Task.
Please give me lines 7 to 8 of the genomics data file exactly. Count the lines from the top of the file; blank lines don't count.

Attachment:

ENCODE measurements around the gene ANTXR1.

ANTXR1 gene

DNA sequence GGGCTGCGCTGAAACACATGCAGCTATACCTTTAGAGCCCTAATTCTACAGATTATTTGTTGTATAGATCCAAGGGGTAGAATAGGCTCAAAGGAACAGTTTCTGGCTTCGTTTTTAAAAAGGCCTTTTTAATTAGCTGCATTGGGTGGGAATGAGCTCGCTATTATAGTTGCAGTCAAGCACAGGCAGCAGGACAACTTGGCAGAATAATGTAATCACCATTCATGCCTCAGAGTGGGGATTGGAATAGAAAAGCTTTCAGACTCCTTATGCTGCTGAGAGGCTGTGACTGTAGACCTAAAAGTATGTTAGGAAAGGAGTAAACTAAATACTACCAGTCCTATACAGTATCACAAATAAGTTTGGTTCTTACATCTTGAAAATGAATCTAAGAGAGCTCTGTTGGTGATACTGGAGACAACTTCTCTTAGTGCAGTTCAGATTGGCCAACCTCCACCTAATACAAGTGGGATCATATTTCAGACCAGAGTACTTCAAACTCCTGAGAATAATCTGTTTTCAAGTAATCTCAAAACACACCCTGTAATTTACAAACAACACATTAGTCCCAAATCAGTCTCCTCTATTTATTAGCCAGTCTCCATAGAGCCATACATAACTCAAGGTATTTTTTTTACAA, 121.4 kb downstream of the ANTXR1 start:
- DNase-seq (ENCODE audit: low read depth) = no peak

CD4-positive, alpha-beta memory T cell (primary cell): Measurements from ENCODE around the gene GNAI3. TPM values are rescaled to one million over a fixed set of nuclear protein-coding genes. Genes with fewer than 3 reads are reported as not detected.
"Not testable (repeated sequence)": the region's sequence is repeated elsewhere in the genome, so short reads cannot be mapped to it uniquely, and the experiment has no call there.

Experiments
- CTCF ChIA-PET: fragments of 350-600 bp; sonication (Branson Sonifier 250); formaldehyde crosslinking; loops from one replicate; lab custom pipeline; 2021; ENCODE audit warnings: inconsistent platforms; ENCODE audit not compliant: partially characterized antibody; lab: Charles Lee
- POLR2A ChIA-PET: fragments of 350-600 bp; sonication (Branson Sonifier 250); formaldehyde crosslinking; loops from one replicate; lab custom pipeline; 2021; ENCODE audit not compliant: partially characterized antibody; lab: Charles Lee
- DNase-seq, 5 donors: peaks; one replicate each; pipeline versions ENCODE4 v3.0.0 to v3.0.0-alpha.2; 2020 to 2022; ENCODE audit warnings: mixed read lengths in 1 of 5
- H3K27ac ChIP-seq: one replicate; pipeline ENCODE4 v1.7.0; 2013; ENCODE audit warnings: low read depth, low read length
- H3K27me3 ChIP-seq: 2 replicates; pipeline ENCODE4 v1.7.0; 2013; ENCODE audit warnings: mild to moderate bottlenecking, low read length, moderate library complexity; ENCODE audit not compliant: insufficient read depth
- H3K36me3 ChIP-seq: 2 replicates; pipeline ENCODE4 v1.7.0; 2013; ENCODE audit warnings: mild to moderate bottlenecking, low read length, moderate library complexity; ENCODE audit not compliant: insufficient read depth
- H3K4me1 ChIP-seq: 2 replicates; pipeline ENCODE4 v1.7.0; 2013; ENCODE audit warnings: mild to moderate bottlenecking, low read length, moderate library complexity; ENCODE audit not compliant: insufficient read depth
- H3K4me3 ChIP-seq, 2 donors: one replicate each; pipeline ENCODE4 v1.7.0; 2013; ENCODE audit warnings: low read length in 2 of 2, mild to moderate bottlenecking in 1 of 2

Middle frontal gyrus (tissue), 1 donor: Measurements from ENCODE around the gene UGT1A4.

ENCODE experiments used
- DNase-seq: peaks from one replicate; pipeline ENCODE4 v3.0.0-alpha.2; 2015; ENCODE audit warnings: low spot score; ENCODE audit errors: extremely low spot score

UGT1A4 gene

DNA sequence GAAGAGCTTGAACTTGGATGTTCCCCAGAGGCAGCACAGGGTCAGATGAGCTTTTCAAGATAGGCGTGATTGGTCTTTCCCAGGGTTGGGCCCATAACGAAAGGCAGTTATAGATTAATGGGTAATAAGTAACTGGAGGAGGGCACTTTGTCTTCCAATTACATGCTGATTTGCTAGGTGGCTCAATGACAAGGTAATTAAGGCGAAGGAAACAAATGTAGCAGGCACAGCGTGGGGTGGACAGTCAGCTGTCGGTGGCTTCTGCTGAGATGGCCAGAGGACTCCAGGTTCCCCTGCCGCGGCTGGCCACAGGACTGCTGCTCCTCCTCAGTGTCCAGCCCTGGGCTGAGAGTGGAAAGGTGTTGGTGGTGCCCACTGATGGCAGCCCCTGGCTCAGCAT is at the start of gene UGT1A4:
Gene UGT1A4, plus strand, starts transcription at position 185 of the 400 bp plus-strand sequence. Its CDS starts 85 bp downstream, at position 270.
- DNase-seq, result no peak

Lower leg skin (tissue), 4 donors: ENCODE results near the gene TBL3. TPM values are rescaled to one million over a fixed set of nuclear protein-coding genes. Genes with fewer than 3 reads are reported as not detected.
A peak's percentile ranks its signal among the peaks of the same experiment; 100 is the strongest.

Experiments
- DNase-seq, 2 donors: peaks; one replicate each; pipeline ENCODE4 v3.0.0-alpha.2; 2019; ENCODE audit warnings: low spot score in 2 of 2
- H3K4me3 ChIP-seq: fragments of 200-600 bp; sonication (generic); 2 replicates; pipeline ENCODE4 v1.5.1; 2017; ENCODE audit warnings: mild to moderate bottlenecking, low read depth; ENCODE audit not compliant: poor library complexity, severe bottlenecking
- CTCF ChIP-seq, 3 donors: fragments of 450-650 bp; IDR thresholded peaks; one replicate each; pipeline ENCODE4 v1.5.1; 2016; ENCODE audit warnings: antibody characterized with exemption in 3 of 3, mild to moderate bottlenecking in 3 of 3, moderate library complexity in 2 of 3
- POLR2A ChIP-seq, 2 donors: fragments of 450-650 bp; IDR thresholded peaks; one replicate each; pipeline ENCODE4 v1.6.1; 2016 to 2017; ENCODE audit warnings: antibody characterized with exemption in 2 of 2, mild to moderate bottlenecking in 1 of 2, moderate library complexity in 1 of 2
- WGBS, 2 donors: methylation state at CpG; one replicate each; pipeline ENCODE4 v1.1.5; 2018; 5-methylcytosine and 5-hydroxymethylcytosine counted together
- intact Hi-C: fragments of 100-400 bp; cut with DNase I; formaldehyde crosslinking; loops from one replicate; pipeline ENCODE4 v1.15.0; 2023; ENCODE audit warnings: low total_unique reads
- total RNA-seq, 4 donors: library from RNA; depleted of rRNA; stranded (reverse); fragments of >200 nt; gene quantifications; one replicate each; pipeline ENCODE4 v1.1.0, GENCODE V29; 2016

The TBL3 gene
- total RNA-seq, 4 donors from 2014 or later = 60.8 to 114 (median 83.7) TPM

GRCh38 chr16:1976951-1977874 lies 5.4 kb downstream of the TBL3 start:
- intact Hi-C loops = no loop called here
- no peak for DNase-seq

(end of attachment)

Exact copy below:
Experiments
- CTCF ChIA-PET: fragments of 350-600 bp; sonication (Branson Sonifier 250); formaldehyde crosslinking; loops from one replicate; lab custom pipeline; 2021; ENCODE audit warnings: inconsistent platforms; ENCODE audit not compliant: partially characterized antibody; lab: Charles Lee